"A comprehensive expose that will engender strong reactions ... "

A veteran reporter offers an in-depth investigative report on the six most important women in Donald Trump's life and then branches out to explain how a few dozen other women have affected his path to the presidency.

Some of the results of Burleigh's (The Fatal Gift of Beauty: The Trials of Amanda Knox, 2011, etc.) extensive research have been revealed previously in Newsweek, where she is the national politics correspondent. Combining shoe-leather reporting in Europe as well as the United States, official documents, secondary sources, and informed speculation, the author provides separate chapters on each of the six women: Trump's grandmother, an immigrant from Germany; his mother, an immigrant from Scotland; his two immigrant wives, from Czechoslovakia (Ivana) and Slovenia (Melania), and his American-born wife, Marla Maples; and his eldest daughter, Ivanka. Burleigh rarely employs neutral language or on-one-hand/on-the-other accounts. Rather, when the evidence warrants it, she labels Trump a liar, manipulator, cheater, and misogynist. The author acknowledges that her opinions about Trump "leak through" on some pages, but she offers no apologies for what many readers are likely to find refreshingly straightforward language. Regarding Trump's grandmother and mother, both deceased, Burleigh summarizes their influences on Donald as hygienic (hence his germophobia) attempts at instilling propriety and--in his mother's case especially--a drive for a royal lifestyle. The author gives credit to Trump's grandmother for her business acumen despite Donald's efforts to erase that legacy from official family histories. In the epilogue, Burleigh discusses the relationships between Donald and his two low-profile sisters; between Donald and his lower-profile daughter, Tiffany; among Donald and five mostly loyal, talented Trump Organization employees; and among Donald and various mostly consensual mistresses as well as 11 of the 19 women who have accused him of sexual assault.

A comprehensive exposé that will engender strong reactions from the vast majority of readers regardless of where they fall on the political spectrum.


Many American correspondents in the Middle East start out with an attraction not just to the adrenaline but to the exotic. They fall a little bit in love with the mullah's wail in moonlight and the scent of cardamom, even if the scent is tainted by shallow graves and the prayer calls punctuated with the sound of gunfire, off in the distance.

As a journalist on this turf, Sulome Anderson is sui generis. Not only is she both American and Lebanese, and so immune to the exotic; she is also the daughter of Terry Anderson. In 1985, while he was the Associated Press bureau chief for the Middle East, Terry Anderson was kidnapped and spent almost seven years in captivity, long before ISIS was a gleam in some mullah's eye, when hostage taking -- not beheading -- was deemed by militant Islamists and their affiliates to be sufficient to sow fear in the enemy.

Read the rest in the New York Times Here

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The Trump administration has just devoted much of its first 50 days writing and then re-writing a contentious immigration ban that is supposed to make America safer. Meanwhile, a hurting nation awaits triage that has nothing to do with Muslims or Mexicans. As Trump himself well knows, small towns and rural areas from coast to coast are in dire economic straits, challenged by lost jobs and an opioid epidemic.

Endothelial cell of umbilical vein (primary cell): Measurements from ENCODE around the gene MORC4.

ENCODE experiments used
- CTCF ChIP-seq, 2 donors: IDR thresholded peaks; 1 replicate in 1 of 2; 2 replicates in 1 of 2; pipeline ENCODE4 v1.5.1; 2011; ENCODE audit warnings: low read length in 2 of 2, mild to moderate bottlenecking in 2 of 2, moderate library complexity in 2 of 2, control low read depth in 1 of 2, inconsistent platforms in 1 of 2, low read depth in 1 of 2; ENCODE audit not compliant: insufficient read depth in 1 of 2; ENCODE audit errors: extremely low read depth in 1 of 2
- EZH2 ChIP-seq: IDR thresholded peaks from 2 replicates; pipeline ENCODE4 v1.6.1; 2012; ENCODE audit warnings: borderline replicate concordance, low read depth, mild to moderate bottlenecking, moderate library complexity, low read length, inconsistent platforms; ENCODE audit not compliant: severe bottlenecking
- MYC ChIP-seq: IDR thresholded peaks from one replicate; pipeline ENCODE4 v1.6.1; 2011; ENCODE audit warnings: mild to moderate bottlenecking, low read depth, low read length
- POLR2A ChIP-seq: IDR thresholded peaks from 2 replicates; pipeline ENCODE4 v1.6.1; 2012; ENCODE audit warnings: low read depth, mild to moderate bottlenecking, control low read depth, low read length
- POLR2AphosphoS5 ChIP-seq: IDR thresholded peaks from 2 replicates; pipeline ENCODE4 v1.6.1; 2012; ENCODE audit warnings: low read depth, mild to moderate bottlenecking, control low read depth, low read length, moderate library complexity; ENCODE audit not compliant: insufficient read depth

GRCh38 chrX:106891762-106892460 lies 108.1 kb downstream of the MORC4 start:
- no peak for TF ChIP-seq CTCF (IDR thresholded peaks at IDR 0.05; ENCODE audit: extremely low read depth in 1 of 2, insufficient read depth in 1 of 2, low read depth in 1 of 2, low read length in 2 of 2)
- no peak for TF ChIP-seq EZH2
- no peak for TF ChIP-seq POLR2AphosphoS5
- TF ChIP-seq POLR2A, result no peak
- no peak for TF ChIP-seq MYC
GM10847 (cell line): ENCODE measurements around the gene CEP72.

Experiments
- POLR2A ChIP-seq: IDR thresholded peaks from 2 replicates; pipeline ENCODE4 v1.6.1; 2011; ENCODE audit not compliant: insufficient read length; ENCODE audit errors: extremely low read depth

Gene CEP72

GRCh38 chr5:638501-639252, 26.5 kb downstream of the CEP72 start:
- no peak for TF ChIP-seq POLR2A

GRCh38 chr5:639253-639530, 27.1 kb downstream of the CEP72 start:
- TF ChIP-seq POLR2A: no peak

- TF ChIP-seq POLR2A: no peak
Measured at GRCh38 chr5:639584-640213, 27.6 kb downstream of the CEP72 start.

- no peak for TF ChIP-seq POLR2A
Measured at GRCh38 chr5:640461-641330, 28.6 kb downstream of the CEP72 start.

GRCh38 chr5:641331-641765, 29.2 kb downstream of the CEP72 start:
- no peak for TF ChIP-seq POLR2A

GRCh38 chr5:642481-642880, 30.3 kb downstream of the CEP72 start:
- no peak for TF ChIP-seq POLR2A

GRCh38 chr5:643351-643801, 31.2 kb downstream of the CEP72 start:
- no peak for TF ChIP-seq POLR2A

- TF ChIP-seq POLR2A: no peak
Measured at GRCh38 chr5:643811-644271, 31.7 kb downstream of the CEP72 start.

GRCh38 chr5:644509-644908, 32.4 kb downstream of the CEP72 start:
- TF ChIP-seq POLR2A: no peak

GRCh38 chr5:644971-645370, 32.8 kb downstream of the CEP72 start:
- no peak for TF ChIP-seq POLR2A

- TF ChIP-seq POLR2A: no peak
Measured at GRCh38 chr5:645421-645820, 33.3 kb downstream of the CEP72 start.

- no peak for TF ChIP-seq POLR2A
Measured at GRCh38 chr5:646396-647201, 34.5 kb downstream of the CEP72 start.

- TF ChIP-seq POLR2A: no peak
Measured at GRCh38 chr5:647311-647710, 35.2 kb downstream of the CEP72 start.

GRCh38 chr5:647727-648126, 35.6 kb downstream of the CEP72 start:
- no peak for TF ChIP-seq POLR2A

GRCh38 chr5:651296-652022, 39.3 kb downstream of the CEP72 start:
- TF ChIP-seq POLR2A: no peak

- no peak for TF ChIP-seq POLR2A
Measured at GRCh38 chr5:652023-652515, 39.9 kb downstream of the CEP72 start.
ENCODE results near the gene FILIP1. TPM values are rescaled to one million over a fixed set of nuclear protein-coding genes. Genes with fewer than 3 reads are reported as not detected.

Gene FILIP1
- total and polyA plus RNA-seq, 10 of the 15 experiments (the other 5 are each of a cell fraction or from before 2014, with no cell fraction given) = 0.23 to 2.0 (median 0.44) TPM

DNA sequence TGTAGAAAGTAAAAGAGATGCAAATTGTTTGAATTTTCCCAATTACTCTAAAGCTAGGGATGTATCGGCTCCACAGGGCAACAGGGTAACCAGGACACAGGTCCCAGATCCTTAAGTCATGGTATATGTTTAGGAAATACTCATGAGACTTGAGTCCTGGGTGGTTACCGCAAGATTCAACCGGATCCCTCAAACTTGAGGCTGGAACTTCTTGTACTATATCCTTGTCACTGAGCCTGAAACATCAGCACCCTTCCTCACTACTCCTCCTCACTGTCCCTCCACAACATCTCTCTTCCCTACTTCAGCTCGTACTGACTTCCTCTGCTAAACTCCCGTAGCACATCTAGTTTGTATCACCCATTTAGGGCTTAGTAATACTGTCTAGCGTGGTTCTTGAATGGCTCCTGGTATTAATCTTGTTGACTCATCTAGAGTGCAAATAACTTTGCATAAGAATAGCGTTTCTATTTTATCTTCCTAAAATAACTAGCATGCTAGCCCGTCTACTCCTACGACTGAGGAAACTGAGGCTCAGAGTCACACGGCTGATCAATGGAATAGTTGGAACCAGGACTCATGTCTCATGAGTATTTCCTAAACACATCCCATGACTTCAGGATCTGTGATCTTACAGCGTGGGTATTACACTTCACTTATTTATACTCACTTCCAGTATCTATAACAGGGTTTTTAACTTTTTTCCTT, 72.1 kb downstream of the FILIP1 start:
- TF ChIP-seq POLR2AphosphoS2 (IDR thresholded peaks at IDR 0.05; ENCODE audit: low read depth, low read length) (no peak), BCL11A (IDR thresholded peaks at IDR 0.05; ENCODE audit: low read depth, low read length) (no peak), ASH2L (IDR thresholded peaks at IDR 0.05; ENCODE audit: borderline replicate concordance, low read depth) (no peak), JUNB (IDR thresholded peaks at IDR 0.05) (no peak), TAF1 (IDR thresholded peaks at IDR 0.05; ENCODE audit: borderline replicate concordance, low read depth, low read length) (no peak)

Brian Alexander's devastating new book, Glass House: The 1% Economy and the Shattering of the All-American Town, explains how the enemy is already within our borders--and no immigration ban could have protected us. In fact, some of them are advising the Trump administration.

Alexander, a journalist, grew up in Lancaster, Ohio, in the 1960s. The town, home to Anchor Hocking Glass Company, was so prosperous in the 1940s that Forbes magazine devoted a cover story to it as the all-American town, crowning it, as Alexander writes, "the epitome and apogee of the American free enterprise system." As Forbes saw it, the town and its company worked in perfect harmony.

Life in Lancaster was indeed sweet. When Alexander was growing up, his father worked at the glass factory, which had been pumping out ware since the turn of the century. He recalls a Norman Rockwell-mythic place of happy, healthy children, unlocked doors, prosperous parents and good schools. But starting in the 1980s, financial Darth Vaders came swooping down from Wall Street and started manipulating the company in order to squeeze cash out. Over the next two decades, two of Donald Trump's advisors, corporate raider Carl Icahn, and then private equity king Stephen Feinberg, tore into the company's books, manipulating its stock, forcing it to take on debt, and slowly chopping it up like a Thanksgiving turkey, picking the bones clean and leaving the town without its core industry.

Read the rest here

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New York Times Book Review 11/03/17

The Journalist, the Agitator, the Legend
By Cristina De Stefano
Translated by Marina Harss
Illustrated. 282 pp. Other Press. $25.95.

Someone should write an opera about her: La Fallaci, beautiful, extravagant, courageous survivor of war and tempestuous love affairs, speaker of truth to power. But for now, Cristina De Stefano's new biography of the Italian journalistic superstar Oriana Fallaci -- unabashed hagiography to counter the writer's late-life reputational demise -- must suffice.

Full review here.

Finding Refuge, Friendship, and Hope in an American Classroom